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Report: Make Higher Education Affordable
Skyrocketing textbook prices for common university courses are adding insult to the burdensome debt students assume to pay for college. This new report investigates those high textbook prices for common courses at schools across the country. Entitled Open 101: an Action Plan for Affordable Textbooks, this report contains recommendations that, if enacted, could save students billions of dollars by ensuring the materials that students buy for their general education classes are free instead.
Over the past decade, the price of textbooks has risen more than four times the rate of inflation. While students can save money with some digital materials and the used books market, publishers have found ways to charge high prices. Many professors using publisher materials require students to purchase more restrictive and costly products such as access codes, which hide homework and quizzes behind an online paywall. As a result, the average student budgets over $1,200 on textbooks and supplies each year, according to the College Board.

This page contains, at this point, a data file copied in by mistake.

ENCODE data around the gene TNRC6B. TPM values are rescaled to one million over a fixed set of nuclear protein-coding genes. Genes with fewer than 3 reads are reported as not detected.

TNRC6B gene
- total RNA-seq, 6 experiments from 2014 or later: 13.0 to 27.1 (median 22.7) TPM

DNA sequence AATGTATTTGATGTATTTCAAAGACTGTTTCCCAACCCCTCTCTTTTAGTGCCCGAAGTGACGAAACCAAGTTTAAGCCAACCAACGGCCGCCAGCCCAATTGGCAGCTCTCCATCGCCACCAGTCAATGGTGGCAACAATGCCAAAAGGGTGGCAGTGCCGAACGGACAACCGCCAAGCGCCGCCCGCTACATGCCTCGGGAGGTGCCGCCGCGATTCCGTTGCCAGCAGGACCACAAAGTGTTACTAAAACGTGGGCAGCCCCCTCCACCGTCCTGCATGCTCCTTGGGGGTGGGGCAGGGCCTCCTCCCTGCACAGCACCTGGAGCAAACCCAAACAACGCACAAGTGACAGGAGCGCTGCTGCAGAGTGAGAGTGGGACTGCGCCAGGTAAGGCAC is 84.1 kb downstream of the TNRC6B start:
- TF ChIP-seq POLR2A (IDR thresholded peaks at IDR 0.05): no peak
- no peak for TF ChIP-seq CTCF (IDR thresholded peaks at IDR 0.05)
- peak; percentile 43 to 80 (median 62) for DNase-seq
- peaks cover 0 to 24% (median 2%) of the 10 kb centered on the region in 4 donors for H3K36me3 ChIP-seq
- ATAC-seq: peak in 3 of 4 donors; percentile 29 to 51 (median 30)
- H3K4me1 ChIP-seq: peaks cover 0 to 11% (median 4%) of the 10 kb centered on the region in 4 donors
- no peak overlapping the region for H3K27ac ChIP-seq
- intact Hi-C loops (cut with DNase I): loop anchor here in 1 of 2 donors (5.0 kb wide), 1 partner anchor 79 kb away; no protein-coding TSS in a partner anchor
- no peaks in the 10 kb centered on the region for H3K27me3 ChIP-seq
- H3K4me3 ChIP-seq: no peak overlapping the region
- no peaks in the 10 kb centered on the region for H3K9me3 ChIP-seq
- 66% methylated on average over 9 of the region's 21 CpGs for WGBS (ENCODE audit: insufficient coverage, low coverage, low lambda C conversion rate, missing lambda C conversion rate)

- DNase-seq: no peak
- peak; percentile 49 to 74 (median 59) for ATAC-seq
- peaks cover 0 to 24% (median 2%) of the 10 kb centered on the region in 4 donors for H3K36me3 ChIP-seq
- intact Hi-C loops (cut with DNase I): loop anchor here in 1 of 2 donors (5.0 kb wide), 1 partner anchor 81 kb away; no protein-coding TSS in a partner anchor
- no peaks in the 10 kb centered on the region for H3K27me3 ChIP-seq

Key findings from the report include:
When publishers bundle a textbook with an access code, it eliminates most opportunities for students to cut costs with the used book market. Of the access code bundles in our sample, forty-five percent—nearly half—were unavailable from any other source we could find except the campus bookstore. This eliminated student’s ability to shop around and meant that they were forced to pay full price for these materials. For the classes using bundles, students would likely be stuck paying full price, whereas for the classes using a textbook only, students could cut costs up to fifty-eight percent by buying used online.
Schools that have invested in open educational resources (OER) generated significant savings for their students. OER are educational materials that can be downloaded or accessed for free online while carrying many other benefits for students and professors. For example, in Massachusetts, Greenfield Community College’s use of OER in three of the six courses in our study meant that students there could spend as little as $31 per course on materials, compared to a national average of $153 per course.
Switching the ten introductory classes in our study to OER nationwide would save students $1.5 billion per year in course materials costs.
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